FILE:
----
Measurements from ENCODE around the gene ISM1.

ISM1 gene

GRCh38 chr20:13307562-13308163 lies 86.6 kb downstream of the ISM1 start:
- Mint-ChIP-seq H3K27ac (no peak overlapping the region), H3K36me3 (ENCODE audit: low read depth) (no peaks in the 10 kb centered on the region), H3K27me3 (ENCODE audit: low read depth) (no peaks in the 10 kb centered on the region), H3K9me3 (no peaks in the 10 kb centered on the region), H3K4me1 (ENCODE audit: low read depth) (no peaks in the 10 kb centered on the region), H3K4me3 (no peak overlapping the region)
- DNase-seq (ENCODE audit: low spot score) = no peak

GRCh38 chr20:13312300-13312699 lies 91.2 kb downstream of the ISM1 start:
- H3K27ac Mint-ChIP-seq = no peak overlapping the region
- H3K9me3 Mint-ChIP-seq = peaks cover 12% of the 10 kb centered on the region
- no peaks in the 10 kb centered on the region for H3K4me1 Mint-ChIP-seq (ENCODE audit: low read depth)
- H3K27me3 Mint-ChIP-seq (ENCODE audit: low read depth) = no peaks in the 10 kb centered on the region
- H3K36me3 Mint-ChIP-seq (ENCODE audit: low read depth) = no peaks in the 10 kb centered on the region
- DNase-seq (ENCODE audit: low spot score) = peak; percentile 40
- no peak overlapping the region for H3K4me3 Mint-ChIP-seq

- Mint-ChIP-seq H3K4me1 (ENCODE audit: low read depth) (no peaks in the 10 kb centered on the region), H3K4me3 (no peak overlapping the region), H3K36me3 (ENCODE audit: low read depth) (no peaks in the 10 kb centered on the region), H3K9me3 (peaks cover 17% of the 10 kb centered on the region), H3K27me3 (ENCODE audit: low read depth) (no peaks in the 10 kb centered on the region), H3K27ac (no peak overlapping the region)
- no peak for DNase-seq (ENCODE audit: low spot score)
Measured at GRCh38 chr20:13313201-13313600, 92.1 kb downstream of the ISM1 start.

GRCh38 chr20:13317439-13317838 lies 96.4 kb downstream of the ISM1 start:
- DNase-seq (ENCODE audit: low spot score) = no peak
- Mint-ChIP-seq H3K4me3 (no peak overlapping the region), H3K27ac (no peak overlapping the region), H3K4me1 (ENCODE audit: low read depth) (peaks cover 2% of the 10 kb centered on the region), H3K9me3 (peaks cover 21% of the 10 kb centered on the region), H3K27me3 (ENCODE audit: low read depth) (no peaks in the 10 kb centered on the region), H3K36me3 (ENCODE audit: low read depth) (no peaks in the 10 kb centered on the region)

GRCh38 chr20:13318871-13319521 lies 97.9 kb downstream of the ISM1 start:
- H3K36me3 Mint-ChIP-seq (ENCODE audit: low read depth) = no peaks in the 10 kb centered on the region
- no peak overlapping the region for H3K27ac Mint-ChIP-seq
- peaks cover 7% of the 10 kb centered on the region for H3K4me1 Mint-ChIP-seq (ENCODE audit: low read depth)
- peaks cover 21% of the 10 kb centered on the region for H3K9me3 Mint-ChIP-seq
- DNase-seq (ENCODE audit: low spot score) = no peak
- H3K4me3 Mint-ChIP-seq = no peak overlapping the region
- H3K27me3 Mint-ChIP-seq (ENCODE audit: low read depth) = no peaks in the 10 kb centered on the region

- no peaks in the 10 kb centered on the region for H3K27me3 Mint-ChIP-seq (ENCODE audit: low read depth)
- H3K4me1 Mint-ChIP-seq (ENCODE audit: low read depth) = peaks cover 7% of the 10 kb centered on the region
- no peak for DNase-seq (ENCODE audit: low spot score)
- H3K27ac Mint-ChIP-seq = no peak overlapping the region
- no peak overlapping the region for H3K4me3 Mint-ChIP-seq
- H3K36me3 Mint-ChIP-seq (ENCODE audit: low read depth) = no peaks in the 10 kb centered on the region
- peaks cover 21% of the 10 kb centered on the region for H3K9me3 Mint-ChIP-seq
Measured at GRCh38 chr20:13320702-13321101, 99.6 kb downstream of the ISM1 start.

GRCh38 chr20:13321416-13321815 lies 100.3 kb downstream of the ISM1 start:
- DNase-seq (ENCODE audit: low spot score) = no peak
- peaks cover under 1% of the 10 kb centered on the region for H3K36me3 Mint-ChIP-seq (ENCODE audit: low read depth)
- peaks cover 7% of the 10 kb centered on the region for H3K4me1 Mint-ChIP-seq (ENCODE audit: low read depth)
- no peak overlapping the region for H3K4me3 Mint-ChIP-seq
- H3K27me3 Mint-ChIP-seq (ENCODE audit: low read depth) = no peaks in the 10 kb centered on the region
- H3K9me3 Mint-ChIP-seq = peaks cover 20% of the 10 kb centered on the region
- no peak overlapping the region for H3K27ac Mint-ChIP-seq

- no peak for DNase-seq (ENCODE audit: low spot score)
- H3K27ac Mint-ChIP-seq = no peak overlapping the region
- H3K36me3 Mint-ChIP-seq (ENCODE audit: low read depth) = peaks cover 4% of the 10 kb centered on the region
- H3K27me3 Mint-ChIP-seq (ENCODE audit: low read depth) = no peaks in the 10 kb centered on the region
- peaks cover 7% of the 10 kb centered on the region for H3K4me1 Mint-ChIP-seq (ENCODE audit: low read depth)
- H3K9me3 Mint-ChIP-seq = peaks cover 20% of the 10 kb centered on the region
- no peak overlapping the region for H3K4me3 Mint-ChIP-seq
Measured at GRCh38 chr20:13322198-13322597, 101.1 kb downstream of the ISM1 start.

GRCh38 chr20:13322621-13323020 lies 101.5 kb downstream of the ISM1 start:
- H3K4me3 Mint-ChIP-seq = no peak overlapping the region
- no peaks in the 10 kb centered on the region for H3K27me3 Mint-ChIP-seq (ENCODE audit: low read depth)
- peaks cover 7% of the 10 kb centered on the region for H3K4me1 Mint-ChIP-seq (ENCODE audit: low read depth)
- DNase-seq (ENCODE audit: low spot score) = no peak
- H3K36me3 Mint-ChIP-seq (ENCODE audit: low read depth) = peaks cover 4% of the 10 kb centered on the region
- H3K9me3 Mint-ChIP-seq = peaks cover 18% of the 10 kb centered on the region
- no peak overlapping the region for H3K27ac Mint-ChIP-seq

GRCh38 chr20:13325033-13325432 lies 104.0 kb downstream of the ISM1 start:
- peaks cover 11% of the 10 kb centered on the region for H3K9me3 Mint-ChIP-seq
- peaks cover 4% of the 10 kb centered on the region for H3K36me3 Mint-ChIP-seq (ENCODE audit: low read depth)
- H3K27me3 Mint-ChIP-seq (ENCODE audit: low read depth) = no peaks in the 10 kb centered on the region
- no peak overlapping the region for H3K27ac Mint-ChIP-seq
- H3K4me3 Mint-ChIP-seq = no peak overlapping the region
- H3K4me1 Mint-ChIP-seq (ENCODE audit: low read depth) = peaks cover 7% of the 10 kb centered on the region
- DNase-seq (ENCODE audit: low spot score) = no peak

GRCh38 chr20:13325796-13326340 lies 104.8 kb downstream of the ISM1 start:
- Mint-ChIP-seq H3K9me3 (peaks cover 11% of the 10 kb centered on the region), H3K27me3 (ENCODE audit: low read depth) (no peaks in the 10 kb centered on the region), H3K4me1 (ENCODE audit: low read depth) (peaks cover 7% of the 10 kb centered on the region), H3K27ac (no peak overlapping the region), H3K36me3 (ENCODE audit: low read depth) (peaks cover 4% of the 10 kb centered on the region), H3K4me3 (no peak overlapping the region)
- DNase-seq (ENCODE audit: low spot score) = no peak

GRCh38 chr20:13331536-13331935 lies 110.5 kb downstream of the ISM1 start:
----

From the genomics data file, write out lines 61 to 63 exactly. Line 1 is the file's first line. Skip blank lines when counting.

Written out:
- peaks cover 11% of the 10 kb centered on the region for H3K9me3 Mint-ChIP-seq
- peaks cover 4% of the 10 kb centered on the region for H3K36me3 Mint-ChIP-seq (ENCODE audit: low read depth)
- H3K27me3 Mint-ChIP-seq (ENCODE audit: low read depth) = no peaks in the 10 kb centered on the region